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Abstract Detail

Population Genetics

Rushworth, Catherine [1], Windham, Michael D [2], Mitchell-Olds, Tom [3].

Apomixis and hybridization in the wild mustard Boechera retrofracta.

Classic evolutionary theory states that sexual and asexual reproduction cannot coexist. Yet apomixis (asexual reproduction via seed) is widespread, known from over 400 plant genera in 40 different plant families. In most of these groups, apomixis is strictly associated with hybridization and polyploidy. However, in the short-lived perennial mustard species Boechera retrofracta, apomixis occurs at the diploid level as well, co-existing with sexual reproduction in multiple populations. What evolutionary and ecological factors permit apomixis and sex to coexist in these populations? Results from a three-year, four-location reciprocal transplant show that fitness differences between the two groups do not maintain either reproductive mode across the landscape. Although sexually reproducing plants produce significantly more seeds per fruit than hybrid apomicts, the total seed output of each group does not differ. However, apomicts experience higher herbivory than sexually reproducing individuals, which may potentially impact the evolutionary trajectory of hybrid apomicts over long time scales. We also examined the hypothesis that apomixis, associated with hybridization in this largely self-fertilizing genus, may be maintained by heterosis. Results from a greenhouse experiment comparing fitness of F2 B. retrofracta x B. stricta hybrids and their self-fertilized parents show that, on average, parents enjoy higher survival to maturity and higher survival to reproduction. However, surviving hybrids have higher fecundity than their selfed parental genotypes. Although all hybrids display fecundity higher than the mean value of their progenitors, cumulative fitness deviates from this pattern in some hybrid lineages. This work suggests that apomixis may be maintained by heterosis in this group, but that the effect strongly depends on the identity of hybrid parents.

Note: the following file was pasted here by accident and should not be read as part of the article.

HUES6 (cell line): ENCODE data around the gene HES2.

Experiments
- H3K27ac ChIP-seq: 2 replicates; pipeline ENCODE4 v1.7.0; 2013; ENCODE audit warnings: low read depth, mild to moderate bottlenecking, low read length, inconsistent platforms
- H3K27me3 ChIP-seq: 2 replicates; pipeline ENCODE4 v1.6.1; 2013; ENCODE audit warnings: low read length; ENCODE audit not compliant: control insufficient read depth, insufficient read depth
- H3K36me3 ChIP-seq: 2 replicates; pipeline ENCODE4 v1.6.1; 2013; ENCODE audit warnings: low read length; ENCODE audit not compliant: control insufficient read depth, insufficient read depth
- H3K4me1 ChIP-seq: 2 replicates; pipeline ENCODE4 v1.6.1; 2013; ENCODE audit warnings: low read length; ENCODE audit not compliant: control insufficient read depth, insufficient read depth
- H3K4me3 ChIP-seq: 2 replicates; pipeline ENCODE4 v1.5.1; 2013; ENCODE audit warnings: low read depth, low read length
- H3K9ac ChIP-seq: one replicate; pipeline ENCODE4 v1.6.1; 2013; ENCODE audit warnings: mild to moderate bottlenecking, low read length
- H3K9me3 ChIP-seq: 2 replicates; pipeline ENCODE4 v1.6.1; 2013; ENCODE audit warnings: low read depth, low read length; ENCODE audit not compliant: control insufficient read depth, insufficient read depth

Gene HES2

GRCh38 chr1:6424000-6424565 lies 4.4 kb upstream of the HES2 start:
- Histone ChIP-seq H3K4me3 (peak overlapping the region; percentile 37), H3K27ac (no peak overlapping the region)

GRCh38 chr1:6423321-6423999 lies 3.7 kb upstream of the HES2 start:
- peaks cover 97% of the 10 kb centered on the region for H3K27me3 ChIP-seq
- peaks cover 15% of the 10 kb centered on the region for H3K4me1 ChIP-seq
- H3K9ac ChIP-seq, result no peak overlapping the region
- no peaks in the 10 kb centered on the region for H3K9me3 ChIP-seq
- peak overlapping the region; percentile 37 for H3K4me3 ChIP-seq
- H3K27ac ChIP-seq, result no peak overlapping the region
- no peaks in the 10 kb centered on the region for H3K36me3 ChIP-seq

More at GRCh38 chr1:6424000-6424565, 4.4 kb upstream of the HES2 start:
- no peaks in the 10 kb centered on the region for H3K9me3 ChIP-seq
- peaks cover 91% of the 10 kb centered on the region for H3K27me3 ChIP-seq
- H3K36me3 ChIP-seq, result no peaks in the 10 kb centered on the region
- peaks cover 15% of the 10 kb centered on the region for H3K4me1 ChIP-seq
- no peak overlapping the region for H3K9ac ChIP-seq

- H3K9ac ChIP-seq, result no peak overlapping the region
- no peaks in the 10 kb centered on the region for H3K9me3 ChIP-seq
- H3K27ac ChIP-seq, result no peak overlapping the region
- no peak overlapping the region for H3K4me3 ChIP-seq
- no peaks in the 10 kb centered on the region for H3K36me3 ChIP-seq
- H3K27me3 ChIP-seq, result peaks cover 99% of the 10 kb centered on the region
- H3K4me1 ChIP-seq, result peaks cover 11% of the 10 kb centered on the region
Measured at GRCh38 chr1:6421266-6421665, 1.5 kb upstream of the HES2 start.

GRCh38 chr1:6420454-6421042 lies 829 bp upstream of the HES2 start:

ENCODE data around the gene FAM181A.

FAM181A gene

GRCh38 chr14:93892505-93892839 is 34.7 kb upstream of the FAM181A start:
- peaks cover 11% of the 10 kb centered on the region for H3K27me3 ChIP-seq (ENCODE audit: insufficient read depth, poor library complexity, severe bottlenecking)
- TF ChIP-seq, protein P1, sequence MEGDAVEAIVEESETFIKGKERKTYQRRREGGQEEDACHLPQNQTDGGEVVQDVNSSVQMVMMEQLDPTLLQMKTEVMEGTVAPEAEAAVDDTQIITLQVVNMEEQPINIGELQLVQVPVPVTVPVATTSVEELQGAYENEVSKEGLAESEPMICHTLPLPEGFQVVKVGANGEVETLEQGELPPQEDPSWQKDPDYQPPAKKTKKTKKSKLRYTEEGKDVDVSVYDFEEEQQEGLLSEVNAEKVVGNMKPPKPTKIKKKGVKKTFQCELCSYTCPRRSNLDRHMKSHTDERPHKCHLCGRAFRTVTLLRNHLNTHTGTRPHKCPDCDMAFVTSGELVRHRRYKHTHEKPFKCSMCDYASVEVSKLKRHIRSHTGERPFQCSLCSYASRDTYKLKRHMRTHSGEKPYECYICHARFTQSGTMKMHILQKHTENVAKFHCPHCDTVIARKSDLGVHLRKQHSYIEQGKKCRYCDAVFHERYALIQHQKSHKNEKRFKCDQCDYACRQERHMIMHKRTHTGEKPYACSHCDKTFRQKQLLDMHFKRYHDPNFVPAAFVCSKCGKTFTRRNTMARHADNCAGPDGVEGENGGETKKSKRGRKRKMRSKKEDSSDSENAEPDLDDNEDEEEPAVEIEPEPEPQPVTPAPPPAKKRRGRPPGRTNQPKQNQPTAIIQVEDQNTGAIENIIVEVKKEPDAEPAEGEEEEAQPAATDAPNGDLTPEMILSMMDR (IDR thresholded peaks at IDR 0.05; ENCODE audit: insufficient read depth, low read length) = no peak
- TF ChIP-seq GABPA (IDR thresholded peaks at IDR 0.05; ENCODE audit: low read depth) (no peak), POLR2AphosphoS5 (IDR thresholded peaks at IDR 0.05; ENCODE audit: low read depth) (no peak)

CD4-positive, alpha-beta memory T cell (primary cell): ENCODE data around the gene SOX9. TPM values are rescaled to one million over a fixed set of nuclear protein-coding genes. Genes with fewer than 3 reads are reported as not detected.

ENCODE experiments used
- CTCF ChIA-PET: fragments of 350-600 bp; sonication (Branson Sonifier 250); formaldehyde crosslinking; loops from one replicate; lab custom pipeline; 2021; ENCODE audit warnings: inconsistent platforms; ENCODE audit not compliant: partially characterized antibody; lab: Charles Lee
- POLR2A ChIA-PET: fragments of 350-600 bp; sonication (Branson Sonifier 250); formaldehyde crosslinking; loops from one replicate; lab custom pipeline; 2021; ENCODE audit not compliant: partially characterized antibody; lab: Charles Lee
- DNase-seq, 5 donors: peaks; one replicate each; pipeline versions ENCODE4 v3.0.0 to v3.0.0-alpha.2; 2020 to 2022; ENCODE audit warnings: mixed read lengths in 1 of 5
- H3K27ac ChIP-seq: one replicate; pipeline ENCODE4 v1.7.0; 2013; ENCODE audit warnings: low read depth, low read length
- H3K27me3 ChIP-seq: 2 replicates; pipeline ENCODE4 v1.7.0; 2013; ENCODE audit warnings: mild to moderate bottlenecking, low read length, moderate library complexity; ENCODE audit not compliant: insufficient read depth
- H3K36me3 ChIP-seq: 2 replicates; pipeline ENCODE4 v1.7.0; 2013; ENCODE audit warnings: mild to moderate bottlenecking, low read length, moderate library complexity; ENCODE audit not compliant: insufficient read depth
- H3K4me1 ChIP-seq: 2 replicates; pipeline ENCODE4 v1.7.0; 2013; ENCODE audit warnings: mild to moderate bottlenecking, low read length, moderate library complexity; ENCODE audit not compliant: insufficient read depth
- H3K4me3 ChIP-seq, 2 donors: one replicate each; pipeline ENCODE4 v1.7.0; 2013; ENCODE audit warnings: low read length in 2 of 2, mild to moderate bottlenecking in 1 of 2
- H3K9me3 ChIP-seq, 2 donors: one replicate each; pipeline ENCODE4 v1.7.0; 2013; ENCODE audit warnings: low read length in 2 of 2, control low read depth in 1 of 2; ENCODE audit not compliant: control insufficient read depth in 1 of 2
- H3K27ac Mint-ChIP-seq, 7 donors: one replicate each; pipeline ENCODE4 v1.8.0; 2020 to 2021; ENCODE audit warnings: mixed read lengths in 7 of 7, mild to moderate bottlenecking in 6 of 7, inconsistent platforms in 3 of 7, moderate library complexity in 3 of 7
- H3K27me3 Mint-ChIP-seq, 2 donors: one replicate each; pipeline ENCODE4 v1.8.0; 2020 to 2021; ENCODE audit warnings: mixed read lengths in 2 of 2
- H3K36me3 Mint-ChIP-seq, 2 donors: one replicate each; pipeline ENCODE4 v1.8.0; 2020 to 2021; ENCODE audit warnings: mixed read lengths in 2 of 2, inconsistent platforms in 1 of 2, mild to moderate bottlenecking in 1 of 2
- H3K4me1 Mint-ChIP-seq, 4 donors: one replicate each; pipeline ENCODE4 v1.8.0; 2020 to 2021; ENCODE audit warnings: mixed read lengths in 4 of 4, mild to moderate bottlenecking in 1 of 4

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1 - Duke University, Biology Department, Box 90338, Durham, NC, 27708, USA
2 - Duke University, Department of Biology, Box 90338, Durham, NC, 27708, USA
3 - Duke University, Biology, Box 90338, Durham, NC, 27708, USA

Evolutionary genetics
Asexual reproduction.

Presentation Type: Oral Paper:Papers for Topics
Session: 6
Location: Pines South/Boise Centre
Date: Monday, July 28th, 2014
Time: 10:45 AM
Number: 6009
Abstract ID:800
Candidate for Awards:Margaret Menzel Award

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